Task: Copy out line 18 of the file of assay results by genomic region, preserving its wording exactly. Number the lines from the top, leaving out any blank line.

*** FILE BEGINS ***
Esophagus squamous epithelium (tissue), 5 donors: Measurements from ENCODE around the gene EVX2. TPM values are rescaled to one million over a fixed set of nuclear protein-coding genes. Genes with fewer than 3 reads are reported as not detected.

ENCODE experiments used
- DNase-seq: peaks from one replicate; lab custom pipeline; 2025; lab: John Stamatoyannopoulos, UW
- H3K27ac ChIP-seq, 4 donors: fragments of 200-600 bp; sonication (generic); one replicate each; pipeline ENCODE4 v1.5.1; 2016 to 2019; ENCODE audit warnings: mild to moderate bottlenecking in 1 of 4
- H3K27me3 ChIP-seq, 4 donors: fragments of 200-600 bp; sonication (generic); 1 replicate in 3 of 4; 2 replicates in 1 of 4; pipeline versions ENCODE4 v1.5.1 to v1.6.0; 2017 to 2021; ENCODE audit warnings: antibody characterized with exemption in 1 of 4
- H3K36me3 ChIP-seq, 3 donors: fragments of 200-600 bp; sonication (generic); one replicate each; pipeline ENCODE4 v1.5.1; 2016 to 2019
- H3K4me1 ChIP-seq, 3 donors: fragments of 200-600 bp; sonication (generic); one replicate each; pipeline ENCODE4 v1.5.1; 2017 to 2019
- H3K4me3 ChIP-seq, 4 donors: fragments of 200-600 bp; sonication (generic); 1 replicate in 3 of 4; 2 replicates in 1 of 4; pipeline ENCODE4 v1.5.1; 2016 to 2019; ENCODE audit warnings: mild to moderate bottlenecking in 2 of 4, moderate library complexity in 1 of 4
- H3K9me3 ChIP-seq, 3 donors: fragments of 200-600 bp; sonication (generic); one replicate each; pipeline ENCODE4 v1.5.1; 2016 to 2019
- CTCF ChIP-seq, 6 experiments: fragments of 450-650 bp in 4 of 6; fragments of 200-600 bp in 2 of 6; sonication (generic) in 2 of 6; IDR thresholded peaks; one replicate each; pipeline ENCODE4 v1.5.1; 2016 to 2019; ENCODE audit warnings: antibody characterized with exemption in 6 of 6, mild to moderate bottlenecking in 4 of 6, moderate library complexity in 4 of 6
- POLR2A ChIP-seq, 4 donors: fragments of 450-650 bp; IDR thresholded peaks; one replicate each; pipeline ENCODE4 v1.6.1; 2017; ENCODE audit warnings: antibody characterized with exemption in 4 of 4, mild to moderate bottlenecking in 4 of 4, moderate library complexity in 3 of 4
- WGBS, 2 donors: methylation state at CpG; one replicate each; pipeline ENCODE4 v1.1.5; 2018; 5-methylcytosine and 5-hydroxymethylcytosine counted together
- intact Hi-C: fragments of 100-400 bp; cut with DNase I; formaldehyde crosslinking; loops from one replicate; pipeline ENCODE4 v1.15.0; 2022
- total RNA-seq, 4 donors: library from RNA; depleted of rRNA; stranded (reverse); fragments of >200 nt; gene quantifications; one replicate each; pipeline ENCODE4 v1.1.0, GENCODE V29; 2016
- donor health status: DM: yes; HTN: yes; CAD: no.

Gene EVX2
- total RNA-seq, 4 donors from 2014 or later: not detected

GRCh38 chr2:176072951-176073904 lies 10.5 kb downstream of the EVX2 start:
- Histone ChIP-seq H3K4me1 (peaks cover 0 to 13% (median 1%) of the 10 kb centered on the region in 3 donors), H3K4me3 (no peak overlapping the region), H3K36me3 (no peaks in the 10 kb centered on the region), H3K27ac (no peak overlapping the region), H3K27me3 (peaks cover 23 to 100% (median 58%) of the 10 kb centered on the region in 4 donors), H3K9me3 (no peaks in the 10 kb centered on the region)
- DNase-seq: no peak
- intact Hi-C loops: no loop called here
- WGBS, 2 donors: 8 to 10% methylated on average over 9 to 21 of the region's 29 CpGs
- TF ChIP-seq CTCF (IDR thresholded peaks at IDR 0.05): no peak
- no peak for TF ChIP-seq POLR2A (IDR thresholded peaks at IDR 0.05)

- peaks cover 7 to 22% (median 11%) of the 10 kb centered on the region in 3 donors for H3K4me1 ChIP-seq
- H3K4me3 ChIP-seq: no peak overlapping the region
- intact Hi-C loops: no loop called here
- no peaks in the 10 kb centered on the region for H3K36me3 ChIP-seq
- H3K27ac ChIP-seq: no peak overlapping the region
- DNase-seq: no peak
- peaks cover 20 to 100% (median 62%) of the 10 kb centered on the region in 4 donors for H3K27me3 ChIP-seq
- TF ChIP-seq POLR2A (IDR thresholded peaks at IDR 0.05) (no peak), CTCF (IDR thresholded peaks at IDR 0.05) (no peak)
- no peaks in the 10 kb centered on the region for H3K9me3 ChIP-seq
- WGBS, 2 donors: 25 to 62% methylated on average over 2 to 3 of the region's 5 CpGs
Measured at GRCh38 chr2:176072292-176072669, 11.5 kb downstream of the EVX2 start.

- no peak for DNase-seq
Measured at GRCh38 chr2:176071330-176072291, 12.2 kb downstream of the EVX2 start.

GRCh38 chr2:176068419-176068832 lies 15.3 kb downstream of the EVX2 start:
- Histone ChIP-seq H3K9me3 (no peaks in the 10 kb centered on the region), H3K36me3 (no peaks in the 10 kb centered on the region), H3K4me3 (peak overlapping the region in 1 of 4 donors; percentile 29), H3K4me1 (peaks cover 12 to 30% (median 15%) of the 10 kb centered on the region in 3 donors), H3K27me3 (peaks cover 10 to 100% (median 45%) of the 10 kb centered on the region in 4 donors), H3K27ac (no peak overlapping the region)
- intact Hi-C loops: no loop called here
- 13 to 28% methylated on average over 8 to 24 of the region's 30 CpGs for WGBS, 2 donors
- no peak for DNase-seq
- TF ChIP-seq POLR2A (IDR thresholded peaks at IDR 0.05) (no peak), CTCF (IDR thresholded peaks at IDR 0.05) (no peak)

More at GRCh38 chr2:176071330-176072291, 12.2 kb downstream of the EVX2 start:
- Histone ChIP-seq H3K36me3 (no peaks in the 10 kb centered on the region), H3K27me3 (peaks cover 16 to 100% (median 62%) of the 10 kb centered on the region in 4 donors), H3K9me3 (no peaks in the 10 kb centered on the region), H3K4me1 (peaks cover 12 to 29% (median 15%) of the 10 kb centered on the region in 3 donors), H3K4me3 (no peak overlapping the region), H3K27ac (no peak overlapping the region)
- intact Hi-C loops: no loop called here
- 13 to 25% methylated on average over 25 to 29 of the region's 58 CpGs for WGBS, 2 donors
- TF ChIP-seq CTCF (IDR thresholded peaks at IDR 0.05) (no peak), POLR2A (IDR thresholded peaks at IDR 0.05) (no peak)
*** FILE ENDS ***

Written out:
GRCh38 chr2:176072951-176073904 lies 10.5 kb downstream of the EVX2 start: